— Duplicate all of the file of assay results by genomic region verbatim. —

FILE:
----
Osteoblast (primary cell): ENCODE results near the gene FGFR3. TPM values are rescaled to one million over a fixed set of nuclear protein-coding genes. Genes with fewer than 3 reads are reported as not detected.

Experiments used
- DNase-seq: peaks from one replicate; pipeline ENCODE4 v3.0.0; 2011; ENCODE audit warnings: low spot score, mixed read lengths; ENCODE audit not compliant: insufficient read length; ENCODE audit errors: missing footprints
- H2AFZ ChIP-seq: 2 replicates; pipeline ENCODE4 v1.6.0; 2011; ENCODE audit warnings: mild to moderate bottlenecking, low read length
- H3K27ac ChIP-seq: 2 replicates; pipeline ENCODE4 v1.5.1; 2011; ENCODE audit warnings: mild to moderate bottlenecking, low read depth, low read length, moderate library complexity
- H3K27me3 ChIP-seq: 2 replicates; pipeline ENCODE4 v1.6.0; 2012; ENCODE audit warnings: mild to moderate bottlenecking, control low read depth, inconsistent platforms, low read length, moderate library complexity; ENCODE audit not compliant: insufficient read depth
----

Osteoblast (primary cell): ENCODE results near the gene FGFR3. TPM values are rescaled to one million over a fixed set of nuclear protein-coding genes. Genes with fewer than 3 reads are reported as not detected.

Experiments used
- DNase-seq: peaks from one replicate; pipeline ENCODE4 v3.0.0; 2011; ENCODE audit warnings: low spot score, mixed read lengths; ENCODE audit not compliant: insufficient read length; ENCODE audit errors: missing footprints
- H2AFZ ChIP-seq: 2 replicates; pipeline ENCODE4 v1.6.0; 2011; ENCODE audit warnings: mild to moderate bottlenecking, low read length
- H3K27ac ChIP-seq: 2 replicates; pipeline ENCODE4 v1.5.1; 2011; ENCODE audit warnings: mild to moderate bottlenecking, low read depth, low read length, moderate library complexity
- H3K27me3 ChIP-seq: 2 replicates; pipeline ENCODE4 v1.6.0; 2012; ENCODE audit warnings: mild to moderate bottlenecking, control low read depth, inconsistent platforms, low read length, moderate library complexity; ENCODE audit not compliant: insufficient read depth